During these contentious times of reduced public education funding, decimation of Iowa’s collective bargaining law and teacher-school board negotiations, I attended a Cedar Falls Community School District Board of Education meeting and encouraged the Superintendent, school board, parents and teachers to each “get on the other side of the table.” That is, before casting aspersions about each other at the bargaining table, gather as many facts from the other party’s perspective and then make a reasonable conclusion for the resolve.
Every Iowan has a vested taxpayer interest in public education. I commend citizens to “get on the other side of the table” and contemplate the following information as if YOU were a teacher, Superintendent and school board member and determine what you would do if you were at the bargaining table:
First, when Gov. Chet Culver, a Democrat, was in office (2007-11), the allowable growth and supplemental state aid for school districts averaged 3.5 percent per year. When Gov. Terry Branstad, a Republican, came into office in 2011, his first year’s allowable growth for public schools was 0.0 percent. During the Branstad-Kim Reynold’s era (2011-18), the allowable growth has averaged 1.7 percent per year.
Secondly, the Republicans have had complete control of state government for the past 17 months and allowable growth for public schools has dropped even further below the 1.7 percent eight year average to 1.11 percent for this year’s public school budget and 1 percent for next year.
Third, a 3 percent increase per year of salaries is needed just for teachers to stay even with the increased cost of living (1 percent per year) and inflation (2 percent per year).
Fourth, most school districts are experiencing increased costs above the current allowable growth. For example, over the past five years, the Cedar Falls School District has observed a 37 percent increase for school transportation expenditures, 19 percent increase for building operational costs and the cost of employee insurance has increased 29 percent.
Fifth, every business, whether they are for-profit or not-for-profit, must have a cash reserve account to fall back on when the unexpected occurs (e.g., plumbing or heating problems, vehicle repairs, etc.). School districts can be gamblers and have a limited cash reserve account or they can be more conservative and maintain a 10-15-20-25 percent cash reserve to bail them out should a rainy day occur.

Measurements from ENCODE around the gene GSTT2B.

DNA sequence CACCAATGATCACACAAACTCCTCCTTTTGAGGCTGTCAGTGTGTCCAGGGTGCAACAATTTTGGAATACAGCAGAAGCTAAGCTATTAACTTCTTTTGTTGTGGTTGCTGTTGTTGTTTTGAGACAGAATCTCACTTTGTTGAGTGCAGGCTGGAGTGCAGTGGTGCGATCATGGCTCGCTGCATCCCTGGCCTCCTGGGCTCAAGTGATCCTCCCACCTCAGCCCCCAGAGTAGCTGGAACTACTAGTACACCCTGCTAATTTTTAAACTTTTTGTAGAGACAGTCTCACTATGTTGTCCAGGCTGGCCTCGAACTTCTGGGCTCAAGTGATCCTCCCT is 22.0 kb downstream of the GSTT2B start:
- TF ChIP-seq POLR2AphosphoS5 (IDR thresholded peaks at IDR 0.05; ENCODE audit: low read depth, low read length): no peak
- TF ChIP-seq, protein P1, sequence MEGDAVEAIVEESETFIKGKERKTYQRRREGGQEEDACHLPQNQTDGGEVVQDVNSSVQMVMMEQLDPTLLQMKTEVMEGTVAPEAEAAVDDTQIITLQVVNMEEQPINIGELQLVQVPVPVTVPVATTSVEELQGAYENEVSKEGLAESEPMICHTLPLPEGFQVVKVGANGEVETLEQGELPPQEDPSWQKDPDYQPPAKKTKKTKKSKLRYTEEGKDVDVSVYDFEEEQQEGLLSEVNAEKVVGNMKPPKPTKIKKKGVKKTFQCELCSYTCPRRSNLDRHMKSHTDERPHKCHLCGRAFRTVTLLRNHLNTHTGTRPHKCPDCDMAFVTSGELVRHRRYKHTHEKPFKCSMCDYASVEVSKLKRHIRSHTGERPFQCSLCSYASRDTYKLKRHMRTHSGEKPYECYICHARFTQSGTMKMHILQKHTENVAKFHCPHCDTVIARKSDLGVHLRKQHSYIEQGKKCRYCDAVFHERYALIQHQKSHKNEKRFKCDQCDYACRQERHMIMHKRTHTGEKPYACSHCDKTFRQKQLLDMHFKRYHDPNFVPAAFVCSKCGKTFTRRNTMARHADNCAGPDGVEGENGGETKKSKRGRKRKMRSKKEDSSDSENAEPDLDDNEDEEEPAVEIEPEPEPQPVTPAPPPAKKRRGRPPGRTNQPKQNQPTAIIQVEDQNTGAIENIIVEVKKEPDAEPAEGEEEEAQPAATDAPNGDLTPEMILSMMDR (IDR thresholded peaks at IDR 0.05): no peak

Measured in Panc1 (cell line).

Sixth, in 1974, Gov. Robert D. Ray, a Republican, signed Iowa’s heralded collective bargaining bill, and it has operated exceedingly well for over four decades. However, Gov. Branstad and the Republican-controlled legislature dismantled collective bargaining in 2017. Today, teacher morale is exceedingly low in all of Iowa’s 333 school districts. Wages may be the only item on the bargaining table, casting aside discussion over health care, teacher’s work load, safety and environmental issues.
So, taxpayers, knowing the above information, what would you do if you were at the bargaining table as a school board member, superintendent or teacher? How would you allocate scarce resources to support teachers yet maintain sufficient funds for a rainy day?
The past eight year actions by Iowa’s Republican Party have put teachers, parents, taxpayers and every one of Iowa’s 333 public school district superintendents and school boards between a rock and a hard place. The GOP has created a “lose-lose” situation for every public school district.
There is one and only one resolve for the Republican-created public education debacle. On Tuesday, Nov. 6, voters must de-hire the legislators up for re-election who created this hostile public school environment. Iowans deserve a Governor and legislature who respects and values public education.
Steve Corbin is an emeritus professor of marketing at the University of Northern Iowa. Reach him at Steven.B.Corbin@gmail.com.